Saakashvili and opposition fail to agree

A two-hour meeting between President Mikhail Saakashvili and the leaders of Georgia's opposition has yielded no results. This comes after a month of mass protests demanding he step down.

The talks took place behind closed doors in the Interior Ministry, with representatives of the Alliance for Georgia, Georgia's Path, and National Forum parties participating.

Following the meeting in Tbilisi, Levan Gachechiladze, the opposition leader and former presidential candidate, said:

"He [Saakashvili] believes that everything is fine in the country, but we have a different opinion on that account."

"We will continue our action until our principal demand – Saakashvili's resignation – is met," the opposition leader said.

Later, the opposition held a rally in front of Georgia's parliament building which brought together about 10,000 supporters. They vowed to take the protests nationwide.

“We will keep on fighting for Saakashvili to resign, for freedom of the press and for protection for all our citizens. We seek to achieve our aims in well-devised and peaceful moves,”  the leader of Alliance for Georgia and Georgia’s former UN Ambassador, Irakly Alasania, told the crowd.

The opposition blames President Saakashvili for dragging the country into a crisis because of his actions during the August conflict when he attacked Georgia's then-breakaway republic of South Ossetia in order to return it to Tbilisi's control.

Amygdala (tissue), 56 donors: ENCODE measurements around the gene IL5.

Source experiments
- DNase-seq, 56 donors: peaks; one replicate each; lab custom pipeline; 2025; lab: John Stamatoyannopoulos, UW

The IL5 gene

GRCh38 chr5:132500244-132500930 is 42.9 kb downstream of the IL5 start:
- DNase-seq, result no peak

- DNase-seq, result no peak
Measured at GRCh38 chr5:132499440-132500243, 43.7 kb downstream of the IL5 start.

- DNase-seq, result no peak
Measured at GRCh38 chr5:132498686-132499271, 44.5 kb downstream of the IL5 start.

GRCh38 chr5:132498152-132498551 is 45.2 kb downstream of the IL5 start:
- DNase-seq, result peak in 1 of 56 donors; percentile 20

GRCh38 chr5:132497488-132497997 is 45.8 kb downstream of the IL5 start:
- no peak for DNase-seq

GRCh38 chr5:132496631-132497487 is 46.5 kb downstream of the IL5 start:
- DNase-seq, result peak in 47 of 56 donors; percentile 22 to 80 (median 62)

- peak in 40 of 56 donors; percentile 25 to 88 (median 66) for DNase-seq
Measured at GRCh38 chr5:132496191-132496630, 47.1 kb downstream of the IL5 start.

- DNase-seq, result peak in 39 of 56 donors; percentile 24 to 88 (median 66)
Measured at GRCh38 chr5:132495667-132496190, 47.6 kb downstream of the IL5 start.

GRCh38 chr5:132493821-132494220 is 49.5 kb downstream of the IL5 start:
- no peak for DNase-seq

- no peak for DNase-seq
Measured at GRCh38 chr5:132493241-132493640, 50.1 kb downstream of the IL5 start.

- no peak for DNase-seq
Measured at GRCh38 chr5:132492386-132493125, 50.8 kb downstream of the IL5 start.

They are also angry at his inability to tackle the dire economic situation in the country and blame him for weakening the country’s democracy.

“Virtual” Saakashvili vows cooperation

Interfax writes that Saakashvili, speaking after Monday’s meeting with four opposition leaders, said he had offered them to chair a commission which would work on a constitutional reform to create a balanced system, “where there will be a place both for a strong president and strong parliament, independent court and where the interests of each Georgian citizen would be protected.”

The Georgian leader said he had offered his opponents cooperation in various state structures. “I would be glad to see opposition representatives on various responsible positions,” he is quoted as saying.

He also said that the sides had agreed to continue talks.

Salome Zurabishvili, Georgia’s former Foreign Minister and one of the opposition leaders, commenting on today’s meeting said “Misha [Saakashvili] has become absolutely virtual”.

“He lives in a virtual world, since speaking during the meeting he was saying absolutely incomprehensible (odd) things which are far from reality.”

Meanwhile, the situation in Georgia remains unstable with two top military officials still being held in connection with an alleged coup plot. A military division was reportedly prevented from moving against the government last week.

Russia is expected to raise the issue of Georgia during its chairmanship of the UN Security Council.

Currently, NATO-led military exercises are being held in the country despite strong criticism from Moscow. The exercise involves servicemen from countries including the U.S., the UK, the United Arab Emirates and Greece.

Russia declined an invitation to take part, saying the event was a provocation and would not ease tensions in the Caucasus region.

Six more countries also turned down the invitation, among them Armenia and Kazakhstan, who are Russian partners in the Collective Security Treaty Organization.